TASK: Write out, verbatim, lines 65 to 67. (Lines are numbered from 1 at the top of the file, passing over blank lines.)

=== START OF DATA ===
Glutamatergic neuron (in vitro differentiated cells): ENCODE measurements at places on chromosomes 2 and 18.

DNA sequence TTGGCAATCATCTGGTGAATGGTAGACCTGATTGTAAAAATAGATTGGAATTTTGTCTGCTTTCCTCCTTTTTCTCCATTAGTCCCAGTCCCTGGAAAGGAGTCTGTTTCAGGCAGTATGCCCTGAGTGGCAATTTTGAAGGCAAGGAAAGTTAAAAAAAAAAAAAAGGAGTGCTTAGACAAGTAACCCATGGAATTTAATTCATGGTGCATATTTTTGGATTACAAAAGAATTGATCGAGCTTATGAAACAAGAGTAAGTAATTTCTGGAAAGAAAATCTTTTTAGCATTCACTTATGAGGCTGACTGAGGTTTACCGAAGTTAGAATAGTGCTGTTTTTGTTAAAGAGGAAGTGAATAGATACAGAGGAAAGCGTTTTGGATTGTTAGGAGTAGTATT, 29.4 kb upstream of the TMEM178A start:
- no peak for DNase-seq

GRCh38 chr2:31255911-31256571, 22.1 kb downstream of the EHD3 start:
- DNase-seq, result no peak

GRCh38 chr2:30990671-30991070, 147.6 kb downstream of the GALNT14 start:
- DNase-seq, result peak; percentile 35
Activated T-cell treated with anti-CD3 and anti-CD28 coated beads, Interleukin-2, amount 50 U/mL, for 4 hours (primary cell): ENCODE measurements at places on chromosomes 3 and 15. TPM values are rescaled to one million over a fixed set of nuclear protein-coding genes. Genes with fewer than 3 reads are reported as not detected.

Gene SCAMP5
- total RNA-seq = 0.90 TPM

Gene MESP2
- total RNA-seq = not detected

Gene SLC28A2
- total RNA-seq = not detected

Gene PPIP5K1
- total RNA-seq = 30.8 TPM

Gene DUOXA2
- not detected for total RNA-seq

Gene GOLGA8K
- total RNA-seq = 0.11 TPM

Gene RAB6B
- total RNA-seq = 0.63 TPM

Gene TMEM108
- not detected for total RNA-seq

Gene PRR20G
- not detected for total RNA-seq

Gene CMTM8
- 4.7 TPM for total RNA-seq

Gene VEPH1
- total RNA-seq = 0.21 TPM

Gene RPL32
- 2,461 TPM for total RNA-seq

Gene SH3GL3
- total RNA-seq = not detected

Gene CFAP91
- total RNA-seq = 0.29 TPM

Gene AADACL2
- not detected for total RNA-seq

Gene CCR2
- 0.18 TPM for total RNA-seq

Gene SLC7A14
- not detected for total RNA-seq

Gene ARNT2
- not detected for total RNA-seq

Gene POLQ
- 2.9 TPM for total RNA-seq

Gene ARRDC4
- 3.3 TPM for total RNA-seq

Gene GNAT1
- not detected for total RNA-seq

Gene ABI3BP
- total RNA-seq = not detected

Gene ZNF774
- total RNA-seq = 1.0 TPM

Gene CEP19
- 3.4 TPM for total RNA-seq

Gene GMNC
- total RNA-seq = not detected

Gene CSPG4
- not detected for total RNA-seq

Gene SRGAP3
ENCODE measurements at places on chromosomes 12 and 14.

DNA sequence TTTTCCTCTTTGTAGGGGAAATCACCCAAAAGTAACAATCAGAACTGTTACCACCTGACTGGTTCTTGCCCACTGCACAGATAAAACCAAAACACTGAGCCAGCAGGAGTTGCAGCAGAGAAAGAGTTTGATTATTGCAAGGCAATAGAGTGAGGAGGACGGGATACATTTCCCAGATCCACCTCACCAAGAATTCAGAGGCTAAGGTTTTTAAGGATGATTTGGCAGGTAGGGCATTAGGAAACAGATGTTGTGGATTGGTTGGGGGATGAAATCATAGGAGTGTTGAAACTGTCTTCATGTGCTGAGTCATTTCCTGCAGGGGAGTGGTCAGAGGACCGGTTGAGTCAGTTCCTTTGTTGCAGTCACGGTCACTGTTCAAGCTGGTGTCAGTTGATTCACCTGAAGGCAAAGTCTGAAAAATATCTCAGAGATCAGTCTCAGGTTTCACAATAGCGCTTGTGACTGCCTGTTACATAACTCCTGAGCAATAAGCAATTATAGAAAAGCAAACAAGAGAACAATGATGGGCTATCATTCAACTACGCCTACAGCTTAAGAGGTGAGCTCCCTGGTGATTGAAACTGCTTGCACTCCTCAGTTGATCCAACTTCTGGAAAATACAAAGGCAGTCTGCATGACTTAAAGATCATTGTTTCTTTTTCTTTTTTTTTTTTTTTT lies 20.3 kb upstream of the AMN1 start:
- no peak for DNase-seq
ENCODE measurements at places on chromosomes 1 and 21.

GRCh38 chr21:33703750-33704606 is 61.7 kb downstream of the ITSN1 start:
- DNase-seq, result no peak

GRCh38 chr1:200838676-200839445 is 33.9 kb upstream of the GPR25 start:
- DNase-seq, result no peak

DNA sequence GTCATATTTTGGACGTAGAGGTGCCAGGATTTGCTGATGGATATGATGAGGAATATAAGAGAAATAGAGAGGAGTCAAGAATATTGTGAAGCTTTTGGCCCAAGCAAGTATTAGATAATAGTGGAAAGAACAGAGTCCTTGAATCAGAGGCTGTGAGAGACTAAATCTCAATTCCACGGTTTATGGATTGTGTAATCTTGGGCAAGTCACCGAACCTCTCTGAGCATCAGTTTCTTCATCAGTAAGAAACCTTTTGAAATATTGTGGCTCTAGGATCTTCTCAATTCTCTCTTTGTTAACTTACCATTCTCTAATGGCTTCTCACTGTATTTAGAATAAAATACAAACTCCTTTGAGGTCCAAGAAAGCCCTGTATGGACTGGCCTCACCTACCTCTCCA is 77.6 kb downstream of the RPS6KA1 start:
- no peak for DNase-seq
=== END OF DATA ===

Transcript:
ENCODE measurements at places on chromosomes 1 and 21.

GRCh38 chr21:33703750-33704606 is 61.7 kb downstream of the ITSN1 start:
- DNase-seq, result no peak